Camp Oasis

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Here I stand in the middle of absolute chaos. Utter mayhem is all around me. Kids are running around me screaming, adults are shouting, everyone seems to be going every direction at once. I can barely see; my eyes are burning. I am being doused with water that is so cold I can hardly imagine why it’s not frozen. It’s spraying downward and sideways, trying to knock me over. People are falling down, helping each other up, straining to see through the swirling shower. It feels like we are a bee hive inside a tornado. I am cocooned in layers of sticky, smelly, soggy goo. The stuff is all over my clothes and body, and it’s covering my face. Some of it inevitably leaks through my lips. It tastes salty, and sweet, and sour at the same time, like the strangest combination of flavors that a person should never taste. I pinch my eyes and mouth shut, as I turn my head to the sky and feel the icy downpour…and I am elated.

Andy at Camp Oasis

Slowly the molasses works its way out of my eyelashes and the biting pain starts to dissipate. The oatmeal drains out of my ears and nostrils. Ketchup and mustard strain from my clumped hair. The paint that covered my arms is peeling off. The full-body coating of chocolate sauce, caramel, corn syrup, pickle relish, and baked beans gives way to the icy water as it all flushes downward onto the ground that now looks more like a chemical spill than an athletic field. Finally the water stops and an earth-shattering cheer emits from the 200 people that surround me. Suddenly I realize that I have been screaming too, as my voice rasps in delightful pain. Hugs and high-fives, cartwheels and slides through the slippery turf slowly give way to a gathering of bodies, cramming into a great glob of sheer glee. It’s the biggest group hug I’ve ever experienced.

I am at a magical place called Camp Oasis, and this celebration is part of what we call Silly Olympics. It’s a series of activities that could be loosely described as competitions, but are really just excuses for camp kids and counselors to smear each other with crazy amounts of icky stuff. Then the fire truck rolls up and hoses everybody down. This outrageously fun (and ridiculously messy) event is the culmination of a week filled with sports, crafts, horseback riding, fishing, boating, swimming, skits, music, team building, and all sorts of fun and games.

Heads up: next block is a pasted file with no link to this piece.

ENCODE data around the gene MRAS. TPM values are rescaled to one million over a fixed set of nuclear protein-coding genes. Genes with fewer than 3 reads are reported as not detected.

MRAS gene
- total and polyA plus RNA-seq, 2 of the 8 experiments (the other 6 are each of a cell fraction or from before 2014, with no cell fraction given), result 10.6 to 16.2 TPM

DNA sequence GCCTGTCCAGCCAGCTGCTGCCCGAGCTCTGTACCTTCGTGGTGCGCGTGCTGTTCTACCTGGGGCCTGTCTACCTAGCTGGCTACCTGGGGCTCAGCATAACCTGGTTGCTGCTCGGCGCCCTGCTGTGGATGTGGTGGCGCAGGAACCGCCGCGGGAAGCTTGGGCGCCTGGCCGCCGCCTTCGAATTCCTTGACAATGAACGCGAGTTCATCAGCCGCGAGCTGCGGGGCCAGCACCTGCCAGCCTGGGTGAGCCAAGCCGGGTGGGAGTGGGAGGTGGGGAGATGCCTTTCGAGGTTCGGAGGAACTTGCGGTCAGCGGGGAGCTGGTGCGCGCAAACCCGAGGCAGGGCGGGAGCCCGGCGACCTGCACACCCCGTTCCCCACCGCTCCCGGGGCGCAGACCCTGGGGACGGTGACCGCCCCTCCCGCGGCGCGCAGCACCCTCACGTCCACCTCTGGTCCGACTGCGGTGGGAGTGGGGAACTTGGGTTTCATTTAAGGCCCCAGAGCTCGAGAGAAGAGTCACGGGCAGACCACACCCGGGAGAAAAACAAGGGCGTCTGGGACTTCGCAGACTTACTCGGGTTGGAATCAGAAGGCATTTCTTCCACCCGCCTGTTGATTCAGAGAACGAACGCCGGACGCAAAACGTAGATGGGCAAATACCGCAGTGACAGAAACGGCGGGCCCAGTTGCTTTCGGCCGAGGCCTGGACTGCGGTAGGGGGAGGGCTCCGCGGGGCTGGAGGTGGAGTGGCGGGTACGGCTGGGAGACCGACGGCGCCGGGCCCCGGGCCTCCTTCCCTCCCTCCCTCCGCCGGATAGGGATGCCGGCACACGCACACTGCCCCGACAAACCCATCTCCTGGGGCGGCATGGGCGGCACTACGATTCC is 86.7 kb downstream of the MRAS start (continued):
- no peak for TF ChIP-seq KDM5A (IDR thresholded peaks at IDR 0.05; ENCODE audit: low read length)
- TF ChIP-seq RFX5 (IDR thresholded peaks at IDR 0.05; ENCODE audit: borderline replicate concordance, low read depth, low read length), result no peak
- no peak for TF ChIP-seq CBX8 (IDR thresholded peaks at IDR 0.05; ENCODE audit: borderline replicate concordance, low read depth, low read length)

Camp Oasis is a week-long experience for kids with Crohn’s disease and ulcerative colitis. It is held in various locations across the country at camps equipped with proper medical facilities, staff, and other amenities that make it possible to accommodate kids with specialized medical needs. Some of these are the “Hole in the Wall Gang Camps” founded by the late Paul Newman. All of them offer an incredible opportunity for kids who otherwise might not be able to partake in the summer camp experience.

Camp Signs

I spent a week as a volunteer counselor last summer in a cabin with twelve high school boys and watched them become young men in a matter of days. It’s an amazing growth experience to watch and participate in. These kids often feel like misfits at home—but at Camp Oasis they’re just like everybody else. There’s no explaining to do about medical problems, no apologizing for running to the bathroom, no spectacle around special dietary needs, medication routines, or ostomy supplies—because it’s all routine for everyone there. Kids come to camp apprehensive and shy, and they go home beaming and full of confidence. For many campers this is the first time they’ve spent away from their family since getting sick—or maybe ever. And for all it’s a chance to make friends and bond with peers who share their challenges.

As one of the many patient support activities administered by the Crohn’s & Colitis Foundation of America, Camp Oasis is provided free of charge. Campers cover the age range from second grade through high school. It is a life-changing opportunity for many of these young people. And for you adults, it’s a great way to volunteer your time and energy as well—many locations have opportunities for counselors and activity leaders. The application window is typically January through March. For more information and other resources for kids and teens living with IBD, visit www.ccfa.org/kidsteens. To support the CCFA and help make Camp Oasis and other life-changing initiatives possible, please visit www.ccfa.org/donate.

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About the Author

Andrew Tubesing is an acclaimed advocate and humorist on the subject of inflammatory bowel disease.

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